Foreign Exchange Certificate

A foreign exchange certificate, sometimes abbreviated to FEC, is a type of currency. Foreign exchange certificates are sometimes used by governments as a surrogate for a national currency, where the national currency is usually subject to exchange controls or is not convertible. Most examples of foreign exchange certificate have an exchange rate higher than the national currency, being either pegged to a hard currency, or their exchange rate determined by the central bank.

Some countries which have employed FECs in the past include:

  • Soviet Union
  • China
  • Myanmar (until March 2013)
  • East Germany (forum checks, pegged to the West German Deutsche Mark)
  • Ghana - it was illegal to import and export Ghanaian cedi banknotes (around 1980)
  • North Korea
  • Cuba (Today's convertible peso, to an extent, is a form of FEC)
  • Czechoslovakia (Tuzex)
  • Bulgaria (Corecom)
  • Poland

Other articles related to "foreign, foreign exchange":

Kuomintang - History - Chiang Kai-shek Assumes Leadership
... Chinese forces stormed the consulates of America, Britain, and Japan, looting nearly every foreign property and almost assassinating the Japanese consul ... Standard Scrip in August 1948, outlawing private ownership of gold, silver, and foreign exchange, collecting all such precious metals and foreign exchange from the people and issuing the Gold Standard Scrip ...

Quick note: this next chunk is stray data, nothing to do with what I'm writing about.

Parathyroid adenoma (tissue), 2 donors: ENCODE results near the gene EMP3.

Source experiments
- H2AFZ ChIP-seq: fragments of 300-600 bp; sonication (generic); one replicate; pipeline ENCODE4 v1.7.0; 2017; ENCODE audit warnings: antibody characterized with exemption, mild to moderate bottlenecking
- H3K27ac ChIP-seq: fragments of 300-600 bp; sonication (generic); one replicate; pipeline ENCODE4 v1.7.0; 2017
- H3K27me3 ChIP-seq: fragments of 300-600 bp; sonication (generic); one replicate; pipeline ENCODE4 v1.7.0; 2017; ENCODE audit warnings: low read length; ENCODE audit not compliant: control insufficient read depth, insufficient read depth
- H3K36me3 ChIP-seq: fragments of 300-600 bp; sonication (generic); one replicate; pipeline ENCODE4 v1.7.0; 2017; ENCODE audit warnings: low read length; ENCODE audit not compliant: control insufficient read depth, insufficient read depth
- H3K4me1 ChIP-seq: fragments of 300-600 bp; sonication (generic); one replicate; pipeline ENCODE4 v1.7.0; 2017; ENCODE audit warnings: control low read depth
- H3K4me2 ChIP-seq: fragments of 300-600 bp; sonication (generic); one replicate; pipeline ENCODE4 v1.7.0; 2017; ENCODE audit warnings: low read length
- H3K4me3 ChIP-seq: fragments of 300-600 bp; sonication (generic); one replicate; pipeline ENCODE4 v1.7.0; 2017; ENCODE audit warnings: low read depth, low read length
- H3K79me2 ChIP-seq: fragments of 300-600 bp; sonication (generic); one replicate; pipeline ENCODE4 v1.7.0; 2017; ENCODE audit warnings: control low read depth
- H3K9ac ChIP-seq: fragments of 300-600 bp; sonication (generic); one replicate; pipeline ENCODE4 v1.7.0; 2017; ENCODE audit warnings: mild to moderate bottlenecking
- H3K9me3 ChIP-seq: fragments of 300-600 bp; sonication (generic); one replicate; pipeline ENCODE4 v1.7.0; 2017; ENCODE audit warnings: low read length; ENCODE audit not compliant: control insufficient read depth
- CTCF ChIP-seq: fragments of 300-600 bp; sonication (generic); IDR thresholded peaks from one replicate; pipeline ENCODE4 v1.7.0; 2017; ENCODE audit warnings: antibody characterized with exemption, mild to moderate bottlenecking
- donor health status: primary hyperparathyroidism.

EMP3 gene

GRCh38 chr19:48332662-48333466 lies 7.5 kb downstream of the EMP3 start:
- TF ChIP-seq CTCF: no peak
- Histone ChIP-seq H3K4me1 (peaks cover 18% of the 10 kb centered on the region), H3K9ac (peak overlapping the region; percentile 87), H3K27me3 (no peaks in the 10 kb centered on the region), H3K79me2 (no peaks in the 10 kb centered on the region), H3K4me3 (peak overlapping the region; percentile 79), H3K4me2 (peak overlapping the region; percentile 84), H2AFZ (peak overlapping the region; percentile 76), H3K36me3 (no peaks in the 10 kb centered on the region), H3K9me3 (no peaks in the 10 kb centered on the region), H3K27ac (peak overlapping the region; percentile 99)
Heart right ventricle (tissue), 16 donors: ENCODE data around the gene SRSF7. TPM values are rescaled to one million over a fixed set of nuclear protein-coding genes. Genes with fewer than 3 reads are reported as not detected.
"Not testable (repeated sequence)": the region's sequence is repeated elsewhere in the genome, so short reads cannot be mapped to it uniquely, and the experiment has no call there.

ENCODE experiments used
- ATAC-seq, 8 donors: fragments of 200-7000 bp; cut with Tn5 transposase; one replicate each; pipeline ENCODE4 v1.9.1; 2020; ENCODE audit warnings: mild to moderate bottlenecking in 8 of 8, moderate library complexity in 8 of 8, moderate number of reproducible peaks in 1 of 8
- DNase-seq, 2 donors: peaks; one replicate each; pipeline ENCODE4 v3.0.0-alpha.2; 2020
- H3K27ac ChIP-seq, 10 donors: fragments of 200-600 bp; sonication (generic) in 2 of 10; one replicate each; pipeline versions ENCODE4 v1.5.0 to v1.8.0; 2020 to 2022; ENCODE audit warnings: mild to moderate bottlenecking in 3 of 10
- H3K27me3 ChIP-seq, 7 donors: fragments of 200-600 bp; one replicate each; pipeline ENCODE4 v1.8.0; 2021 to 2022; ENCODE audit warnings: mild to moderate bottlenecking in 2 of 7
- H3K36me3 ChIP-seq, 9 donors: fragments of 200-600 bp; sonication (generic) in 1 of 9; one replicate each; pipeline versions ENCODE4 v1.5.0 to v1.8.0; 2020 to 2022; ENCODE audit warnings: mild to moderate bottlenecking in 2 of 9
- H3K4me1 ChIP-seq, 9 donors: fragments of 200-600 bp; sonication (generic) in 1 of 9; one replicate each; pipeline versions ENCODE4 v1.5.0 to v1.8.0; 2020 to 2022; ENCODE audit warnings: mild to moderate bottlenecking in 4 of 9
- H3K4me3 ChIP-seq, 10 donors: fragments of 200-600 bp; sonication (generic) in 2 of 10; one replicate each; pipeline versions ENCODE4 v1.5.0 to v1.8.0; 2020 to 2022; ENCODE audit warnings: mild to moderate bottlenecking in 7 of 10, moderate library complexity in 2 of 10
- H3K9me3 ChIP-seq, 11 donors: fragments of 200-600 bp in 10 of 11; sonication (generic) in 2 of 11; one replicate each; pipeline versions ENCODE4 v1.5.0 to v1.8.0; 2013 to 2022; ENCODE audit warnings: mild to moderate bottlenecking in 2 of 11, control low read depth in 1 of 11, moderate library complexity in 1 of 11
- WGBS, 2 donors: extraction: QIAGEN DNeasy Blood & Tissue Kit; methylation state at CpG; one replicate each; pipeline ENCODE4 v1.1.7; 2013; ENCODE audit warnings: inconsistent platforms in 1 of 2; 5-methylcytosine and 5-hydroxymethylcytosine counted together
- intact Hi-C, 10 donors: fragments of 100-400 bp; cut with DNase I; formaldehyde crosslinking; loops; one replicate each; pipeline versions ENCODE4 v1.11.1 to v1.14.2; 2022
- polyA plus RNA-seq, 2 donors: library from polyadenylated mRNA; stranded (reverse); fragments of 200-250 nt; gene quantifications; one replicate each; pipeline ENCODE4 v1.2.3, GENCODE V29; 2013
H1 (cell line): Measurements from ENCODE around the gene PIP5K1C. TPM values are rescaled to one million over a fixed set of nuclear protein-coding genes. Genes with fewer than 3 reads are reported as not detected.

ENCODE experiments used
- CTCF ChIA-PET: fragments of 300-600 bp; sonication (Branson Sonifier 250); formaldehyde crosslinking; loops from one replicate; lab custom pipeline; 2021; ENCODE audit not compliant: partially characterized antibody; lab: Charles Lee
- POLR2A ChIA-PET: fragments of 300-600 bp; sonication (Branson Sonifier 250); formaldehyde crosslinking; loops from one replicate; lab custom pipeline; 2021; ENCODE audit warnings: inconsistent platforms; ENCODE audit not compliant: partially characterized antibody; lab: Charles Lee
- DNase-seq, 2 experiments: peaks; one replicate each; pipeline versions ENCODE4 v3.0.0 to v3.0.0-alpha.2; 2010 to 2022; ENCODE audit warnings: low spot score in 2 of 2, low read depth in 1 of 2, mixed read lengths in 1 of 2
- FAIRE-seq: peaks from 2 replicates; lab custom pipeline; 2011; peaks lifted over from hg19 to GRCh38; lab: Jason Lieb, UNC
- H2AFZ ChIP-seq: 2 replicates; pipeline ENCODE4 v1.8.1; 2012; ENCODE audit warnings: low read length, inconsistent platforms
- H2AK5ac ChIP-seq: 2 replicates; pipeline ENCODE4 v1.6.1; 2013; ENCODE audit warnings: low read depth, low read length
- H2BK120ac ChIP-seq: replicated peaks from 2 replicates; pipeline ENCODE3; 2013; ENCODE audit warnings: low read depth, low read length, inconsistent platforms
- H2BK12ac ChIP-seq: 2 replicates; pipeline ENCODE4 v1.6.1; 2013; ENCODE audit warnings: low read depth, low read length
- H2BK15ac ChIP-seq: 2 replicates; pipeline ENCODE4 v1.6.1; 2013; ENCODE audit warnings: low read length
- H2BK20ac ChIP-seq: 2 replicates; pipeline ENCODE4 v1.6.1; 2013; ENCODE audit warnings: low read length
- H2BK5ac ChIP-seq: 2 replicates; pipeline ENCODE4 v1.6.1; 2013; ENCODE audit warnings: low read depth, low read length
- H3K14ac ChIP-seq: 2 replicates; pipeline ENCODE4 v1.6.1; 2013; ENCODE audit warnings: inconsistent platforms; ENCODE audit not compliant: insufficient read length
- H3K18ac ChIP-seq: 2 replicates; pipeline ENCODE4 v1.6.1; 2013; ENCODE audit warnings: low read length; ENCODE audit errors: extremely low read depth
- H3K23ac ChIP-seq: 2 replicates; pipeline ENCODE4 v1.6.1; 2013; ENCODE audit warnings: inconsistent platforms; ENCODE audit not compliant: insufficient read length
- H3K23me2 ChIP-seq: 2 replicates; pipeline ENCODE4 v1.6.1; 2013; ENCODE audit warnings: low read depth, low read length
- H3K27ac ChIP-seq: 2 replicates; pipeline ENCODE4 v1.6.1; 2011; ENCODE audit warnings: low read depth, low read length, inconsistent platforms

Famous quotes containing the words certificate, foreign and/or exchange:

    God gave the righteous man a certificate entitling him to food and raiment, but the unrighteous man found a facsimile of the same in God’s coffers, and appropriated it, and obtained food and raiment like the former. It is one of the most extensive systems of counterfeiting that the world has seen.
    Henry David Thoreau (1817–1862)

    The American who has been confined, in his own country, to the sight of buildings designed after foreign models, is surprised on entering York Minster or St. Peter’s at Rome, by the feeling that these structures are imitations also,—faint copies of an invisible archetype.
    Ralph Waldo Emerson (1803–1882)

    I sometimes feel a great ennui, profound emptiness, doubts which sneer in my face in the midst of the most spontaneous satisfactions. Well, I would not exchange all that for anything, because it seems to me, in my conscience, that I am doing my duty, that I am obeying a superior fatality, that I am following the Good and that I am in the Right.
    Gustave Flaubert (1821–1880)